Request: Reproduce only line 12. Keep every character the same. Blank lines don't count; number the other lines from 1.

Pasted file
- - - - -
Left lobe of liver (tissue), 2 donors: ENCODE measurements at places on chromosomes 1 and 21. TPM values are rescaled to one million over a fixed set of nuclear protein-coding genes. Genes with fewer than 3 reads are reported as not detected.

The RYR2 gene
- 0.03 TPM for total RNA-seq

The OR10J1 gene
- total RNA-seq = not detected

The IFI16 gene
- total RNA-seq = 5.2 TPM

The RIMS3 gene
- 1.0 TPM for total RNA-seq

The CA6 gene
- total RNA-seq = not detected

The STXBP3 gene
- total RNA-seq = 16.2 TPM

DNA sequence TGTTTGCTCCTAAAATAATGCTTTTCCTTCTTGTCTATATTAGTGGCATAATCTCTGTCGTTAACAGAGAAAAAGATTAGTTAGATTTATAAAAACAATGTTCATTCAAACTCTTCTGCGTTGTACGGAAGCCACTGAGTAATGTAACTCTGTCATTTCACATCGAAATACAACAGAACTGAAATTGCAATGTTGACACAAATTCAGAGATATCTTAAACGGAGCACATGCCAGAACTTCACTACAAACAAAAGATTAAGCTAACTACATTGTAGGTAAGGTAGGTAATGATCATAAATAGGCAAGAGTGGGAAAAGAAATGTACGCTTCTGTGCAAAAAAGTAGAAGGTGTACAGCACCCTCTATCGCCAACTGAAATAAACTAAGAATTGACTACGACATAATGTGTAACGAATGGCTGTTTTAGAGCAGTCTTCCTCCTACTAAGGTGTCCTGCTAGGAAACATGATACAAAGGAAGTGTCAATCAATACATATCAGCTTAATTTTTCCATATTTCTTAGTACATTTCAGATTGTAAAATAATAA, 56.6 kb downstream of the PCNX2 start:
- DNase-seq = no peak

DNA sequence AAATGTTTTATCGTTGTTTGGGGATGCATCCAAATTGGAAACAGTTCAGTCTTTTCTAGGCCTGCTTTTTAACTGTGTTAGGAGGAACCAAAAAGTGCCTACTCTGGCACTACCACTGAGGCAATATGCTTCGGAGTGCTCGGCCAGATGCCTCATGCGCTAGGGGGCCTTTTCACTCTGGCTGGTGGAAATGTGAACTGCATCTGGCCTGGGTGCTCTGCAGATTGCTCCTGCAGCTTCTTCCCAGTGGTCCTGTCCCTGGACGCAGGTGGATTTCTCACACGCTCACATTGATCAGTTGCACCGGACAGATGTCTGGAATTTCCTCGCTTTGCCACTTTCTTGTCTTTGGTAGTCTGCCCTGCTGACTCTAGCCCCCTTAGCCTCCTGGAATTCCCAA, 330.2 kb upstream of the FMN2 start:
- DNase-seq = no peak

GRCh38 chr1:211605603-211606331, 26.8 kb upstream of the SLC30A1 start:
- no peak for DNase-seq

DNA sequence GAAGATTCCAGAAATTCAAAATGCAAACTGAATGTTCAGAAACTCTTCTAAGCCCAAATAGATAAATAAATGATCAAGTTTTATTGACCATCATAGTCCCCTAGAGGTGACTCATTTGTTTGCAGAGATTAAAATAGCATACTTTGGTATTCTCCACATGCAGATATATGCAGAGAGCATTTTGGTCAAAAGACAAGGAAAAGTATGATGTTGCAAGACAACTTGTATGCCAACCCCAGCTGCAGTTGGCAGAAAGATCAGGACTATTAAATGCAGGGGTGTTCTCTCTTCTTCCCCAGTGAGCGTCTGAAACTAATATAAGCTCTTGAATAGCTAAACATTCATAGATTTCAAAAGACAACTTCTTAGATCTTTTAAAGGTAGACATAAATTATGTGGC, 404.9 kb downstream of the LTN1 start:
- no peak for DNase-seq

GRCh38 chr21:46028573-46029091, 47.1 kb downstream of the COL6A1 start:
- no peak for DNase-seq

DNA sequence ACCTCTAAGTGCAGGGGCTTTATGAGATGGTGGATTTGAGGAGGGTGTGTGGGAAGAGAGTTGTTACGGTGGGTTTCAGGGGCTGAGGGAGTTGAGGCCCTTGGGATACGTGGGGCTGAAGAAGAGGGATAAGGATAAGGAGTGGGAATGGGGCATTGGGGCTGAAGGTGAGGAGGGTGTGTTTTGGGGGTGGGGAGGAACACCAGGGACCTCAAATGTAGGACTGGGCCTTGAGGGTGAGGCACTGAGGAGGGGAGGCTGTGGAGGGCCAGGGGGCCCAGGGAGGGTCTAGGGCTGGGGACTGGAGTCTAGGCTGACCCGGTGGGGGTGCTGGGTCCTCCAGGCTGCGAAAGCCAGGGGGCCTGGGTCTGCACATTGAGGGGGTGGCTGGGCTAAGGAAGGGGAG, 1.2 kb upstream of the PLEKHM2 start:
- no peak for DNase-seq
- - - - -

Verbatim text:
The STXBP3 gene